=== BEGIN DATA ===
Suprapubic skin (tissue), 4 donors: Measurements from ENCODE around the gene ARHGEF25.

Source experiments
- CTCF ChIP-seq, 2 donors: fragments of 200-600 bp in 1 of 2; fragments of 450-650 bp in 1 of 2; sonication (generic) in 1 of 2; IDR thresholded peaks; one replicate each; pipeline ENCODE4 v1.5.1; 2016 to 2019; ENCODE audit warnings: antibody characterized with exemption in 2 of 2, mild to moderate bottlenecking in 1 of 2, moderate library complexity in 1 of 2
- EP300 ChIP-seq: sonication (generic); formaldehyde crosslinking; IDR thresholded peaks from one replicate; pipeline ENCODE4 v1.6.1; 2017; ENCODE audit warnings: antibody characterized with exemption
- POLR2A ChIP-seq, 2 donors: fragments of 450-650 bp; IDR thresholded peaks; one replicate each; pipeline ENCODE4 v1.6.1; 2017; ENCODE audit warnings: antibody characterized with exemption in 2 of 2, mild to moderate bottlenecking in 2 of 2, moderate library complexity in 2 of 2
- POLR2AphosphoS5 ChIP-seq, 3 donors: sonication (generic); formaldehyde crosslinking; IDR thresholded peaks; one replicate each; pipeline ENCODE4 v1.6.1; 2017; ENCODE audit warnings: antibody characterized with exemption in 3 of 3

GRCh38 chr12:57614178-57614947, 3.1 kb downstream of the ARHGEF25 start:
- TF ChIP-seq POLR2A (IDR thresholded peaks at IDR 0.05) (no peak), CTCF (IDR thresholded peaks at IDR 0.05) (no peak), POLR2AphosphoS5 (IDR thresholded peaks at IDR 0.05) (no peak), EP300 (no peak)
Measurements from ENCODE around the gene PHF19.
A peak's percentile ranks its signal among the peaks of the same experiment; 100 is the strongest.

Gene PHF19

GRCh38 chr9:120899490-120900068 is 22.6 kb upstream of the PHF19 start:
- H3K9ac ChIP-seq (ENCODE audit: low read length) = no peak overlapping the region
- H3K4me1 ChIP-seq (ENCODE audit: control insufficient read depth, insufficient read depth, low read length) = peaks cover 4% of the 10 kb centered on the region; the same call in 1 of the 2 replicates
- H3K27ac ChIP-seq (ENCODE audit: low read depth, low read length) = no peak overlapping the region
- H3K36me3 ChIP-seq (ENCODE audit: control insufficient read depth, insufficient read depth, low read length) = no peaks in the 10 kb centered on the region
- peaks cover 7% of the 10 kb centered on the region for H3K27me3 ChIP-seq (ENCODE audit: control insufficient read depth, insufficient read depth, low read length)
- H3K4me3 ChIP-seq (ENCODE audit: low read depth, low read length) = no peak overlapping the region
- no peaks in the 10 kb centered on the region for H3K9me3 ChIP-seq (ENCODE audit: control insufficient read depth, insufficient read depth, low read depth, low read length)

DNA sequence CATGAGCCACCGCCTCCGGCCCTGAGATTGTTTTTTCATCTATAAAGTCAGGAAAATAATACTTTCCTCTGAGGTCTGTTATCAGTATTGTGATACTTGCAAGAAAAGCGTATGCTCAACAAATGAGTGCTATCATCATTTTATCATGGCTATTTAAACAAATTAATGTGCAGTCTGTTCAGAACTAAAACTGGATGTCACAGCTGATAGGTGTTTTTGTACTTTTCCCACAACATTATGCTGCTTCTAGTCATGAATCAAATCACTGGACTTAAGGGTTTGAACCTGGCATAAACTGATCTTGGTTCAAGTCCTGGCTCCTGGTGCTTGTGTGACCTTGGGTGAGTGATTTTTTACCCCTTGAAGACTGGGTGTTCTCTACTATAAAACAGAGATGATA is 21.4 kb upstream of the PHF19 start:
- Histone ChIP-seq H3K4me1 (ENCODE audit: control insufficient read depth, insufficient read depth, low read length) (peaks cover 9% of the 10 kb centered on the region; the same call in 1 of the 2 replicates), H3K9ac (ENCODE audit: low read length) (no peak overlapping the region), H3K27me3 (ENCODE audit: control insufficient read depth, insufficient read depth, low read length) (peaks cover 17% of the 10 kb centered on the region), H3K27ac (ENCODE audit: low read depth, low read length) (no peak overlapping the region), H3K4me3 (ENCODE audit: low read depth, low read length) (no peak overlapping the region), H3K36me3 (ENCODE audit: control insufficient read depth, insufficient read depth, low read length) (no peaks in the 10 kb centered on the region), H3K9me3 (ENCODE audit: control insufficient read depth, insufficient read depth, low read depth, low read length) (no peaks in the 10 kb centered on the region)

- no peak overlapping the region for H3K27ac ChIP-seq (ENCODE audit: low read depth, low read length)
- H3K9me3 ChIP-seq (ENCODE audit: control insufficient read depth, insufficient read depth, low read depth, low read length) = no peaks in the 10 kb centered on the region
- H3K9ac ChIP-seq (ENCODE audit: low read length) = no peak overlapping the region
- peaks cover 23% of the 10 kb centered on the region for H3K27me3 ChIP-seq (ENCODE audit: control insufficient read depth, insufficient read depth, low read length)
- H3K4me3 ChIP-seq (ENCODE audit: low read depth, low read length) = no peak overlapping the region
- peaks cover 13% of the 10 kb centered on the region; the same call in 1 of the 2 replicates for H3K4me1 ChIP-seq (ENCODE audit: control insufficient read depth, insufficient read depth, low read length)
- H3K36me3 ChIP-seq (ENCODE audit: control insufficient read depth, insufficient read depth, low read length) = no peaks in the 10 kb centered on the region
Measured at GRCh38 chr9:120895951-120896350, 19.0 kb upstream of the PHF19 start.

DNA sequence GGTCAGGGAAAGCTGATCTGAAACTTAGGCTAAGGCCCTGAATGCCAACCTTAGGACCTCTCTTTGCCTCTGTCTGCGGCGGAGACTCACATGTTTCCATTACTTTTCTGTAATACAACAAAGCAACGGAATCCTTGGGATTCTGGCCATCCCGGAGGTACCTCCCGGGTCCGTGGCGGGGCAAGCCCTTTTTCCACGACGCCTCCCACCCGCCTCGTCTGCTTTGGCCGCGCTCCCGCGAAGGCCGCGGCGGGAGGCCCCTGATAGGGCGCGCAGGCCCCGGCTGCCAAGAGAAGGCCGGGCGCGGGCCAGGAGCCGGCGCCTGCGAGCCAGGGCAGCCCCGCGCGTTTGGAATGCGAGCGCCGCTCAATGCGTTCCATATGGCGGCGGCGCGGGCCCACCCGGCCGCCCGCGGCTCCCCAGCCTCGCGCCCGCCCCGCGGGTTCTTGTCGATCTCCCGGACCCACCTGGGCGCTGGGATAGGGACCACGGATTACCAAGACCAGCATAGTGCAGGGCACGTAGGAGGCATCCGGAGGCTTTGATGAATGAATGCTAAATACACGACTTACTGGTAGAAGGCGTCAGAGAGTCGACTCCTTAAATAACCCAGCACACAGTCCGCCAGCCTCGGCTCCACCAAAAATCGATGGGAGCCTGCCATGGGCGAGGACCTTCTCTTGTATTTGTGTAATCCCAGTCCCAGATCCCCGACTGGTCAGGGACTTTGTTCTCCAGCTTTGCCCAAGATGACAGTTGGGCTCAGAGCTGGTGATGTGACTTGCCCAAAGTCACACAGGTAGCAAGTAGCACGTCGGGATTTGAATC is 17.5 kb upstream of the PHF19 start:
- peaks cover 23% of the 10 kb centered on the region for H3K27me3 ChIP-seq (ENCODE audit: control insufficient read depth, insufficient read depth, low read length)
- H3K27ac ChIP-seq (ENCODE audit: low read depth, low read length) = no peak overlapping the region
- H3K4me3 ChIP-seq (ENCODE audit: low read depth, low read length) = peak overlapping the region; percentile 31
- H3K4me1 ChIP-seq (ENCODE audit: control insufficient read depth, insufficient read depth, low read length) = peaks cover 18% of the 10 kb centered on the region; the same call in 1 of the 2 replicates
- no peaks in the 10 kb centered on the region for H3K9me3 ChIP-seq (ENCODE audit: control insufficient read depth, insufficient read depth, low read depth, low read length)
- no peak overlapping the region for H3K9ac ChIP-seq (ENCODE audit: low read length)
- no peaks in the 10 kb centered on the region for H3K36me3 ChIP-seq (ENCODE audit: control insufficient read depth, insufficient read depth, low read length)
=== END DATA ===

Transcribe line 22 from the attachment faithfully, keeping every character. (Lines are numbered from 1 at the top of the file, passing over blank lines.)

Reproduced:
- no peak overlapping the region for H3K27ac ChIP-seq (ENCODE audit: low read depth, low read length)